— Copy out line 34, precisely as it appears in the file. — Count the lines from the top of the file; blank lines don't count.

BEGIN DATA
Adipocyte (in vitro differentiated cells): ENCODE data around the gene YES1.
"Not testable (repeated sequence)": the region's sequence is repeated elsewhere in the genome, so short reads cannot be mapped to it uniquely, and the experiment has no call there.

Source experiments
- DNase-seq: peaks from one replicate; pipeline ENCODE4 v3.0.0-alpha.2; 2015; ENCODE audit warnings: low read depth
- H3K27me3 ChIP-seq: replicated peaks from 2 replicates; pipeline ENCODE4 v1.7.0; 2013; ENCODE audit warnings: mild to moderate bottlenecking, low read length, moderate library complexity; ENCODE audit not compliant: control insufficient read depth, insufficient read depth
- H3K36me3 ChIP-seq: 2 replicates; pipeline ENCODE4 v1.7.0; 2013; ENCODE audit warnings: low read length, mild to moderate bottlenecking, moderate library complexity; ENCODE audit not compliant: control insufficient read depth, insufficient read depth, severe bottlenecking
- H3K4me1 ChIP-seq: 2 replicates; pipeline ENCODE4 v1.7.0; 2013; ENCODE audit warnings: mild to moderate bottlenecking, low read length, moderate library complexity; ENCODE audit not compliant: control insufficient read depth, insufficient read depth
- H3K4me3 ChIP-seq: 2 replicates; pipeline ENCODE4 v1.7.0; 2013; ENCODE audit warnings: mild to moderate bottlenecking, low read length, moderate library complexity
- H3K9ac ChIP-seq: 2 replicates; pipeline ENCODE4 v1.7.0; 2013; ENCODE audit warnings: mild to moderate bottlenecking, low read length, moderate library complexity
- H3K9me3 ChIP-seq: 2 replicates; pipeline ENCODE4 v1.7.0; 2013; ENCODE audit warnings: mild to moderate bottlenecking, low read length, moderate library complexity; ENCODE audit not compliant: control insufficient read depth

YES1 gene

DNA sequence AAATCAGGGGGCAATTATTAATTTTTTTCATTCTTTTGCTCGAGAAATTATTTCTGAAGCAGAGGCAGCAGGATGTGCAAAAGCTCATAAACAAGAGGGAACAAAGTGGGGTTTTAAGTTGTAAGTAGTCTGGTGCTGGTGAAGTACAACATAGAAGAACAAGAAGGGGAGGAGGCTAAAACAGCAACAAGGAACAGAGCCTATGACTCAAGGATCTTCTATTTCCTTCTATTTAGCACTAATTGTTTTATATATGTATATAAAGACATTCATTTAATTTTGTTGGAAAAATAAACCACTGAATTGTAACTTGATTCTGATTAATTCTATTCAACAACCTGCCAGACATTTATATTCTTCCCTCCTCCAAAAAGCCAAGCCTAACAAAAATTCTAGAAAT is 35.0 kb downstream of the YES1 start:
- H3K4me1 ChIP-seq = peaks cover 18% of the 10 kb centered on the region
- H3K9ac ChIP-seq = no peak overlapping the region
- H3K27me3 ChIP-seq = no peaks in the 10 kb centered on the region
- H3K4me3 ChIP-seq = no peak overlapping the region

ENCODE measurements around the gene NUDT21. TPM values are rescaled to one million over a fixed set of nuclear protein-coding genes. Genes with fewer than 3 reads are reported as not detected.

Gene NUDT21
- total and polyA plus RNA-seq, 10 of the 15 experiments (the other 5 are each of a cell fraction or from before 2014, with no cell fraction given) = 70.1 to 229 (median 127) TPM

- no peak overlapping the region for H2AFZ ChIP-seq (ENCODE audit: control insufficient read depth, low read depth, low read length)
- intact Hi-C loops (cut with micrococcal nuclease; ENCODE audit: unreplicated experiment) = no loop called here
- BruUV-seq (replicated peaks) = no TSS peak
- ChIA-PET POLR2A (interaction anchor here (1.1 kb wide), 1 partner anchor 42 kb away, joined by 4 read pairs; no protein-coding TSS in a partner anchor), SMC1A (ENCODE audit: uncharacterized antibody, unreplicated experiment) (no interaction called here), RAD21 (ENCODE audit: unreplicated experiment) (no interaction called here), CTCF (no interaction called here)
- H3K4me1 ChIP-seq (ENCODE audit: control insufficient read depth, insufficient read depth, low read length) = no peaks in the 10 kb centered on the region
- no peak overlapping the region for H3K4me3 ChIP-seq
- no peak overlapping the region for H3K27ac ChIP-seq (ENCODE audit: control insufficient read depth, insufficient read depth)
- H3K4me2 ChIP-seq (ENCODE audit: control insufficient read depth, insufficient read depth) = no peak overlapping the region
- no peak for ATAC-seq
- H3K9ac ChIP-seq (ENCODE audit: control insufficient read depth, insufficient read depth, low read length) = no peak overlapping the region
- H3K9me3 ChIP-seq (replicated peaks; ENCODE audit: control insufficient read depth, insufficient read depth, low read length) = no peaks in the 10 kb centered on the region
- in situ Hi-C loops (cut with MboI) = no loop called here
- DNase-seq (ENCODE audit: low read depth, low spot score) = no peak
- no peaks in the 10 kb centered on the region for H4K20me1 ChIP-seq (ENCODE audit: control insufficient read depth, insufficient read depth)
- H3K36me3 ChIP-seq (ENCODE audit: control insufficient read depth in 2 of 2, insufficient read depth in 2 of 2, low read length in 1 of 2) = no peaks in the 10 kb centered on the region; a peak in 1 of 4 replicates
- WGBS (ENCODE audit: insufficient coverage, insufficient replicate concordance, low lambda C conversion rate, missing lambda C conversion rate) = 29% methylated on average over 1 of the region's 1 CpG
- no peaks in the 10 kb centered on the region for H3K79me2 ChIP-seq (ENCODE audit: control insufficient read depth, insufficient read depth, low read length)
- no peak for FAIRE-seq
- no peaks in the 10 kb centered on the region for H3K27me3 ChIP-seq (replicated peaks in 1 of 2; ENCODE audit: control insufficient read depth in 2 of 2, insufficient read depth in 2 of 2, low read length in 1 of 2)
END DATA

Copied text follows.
- H3K36me3 ChIP-seq (ENCODE audit: control insufficient read depth in 2 of 2, insufficient read depth in 2 of 2, low read length in 1 of 2) = no peaks in the 10 kb centered on the region; a peak in 1 of 4 replicates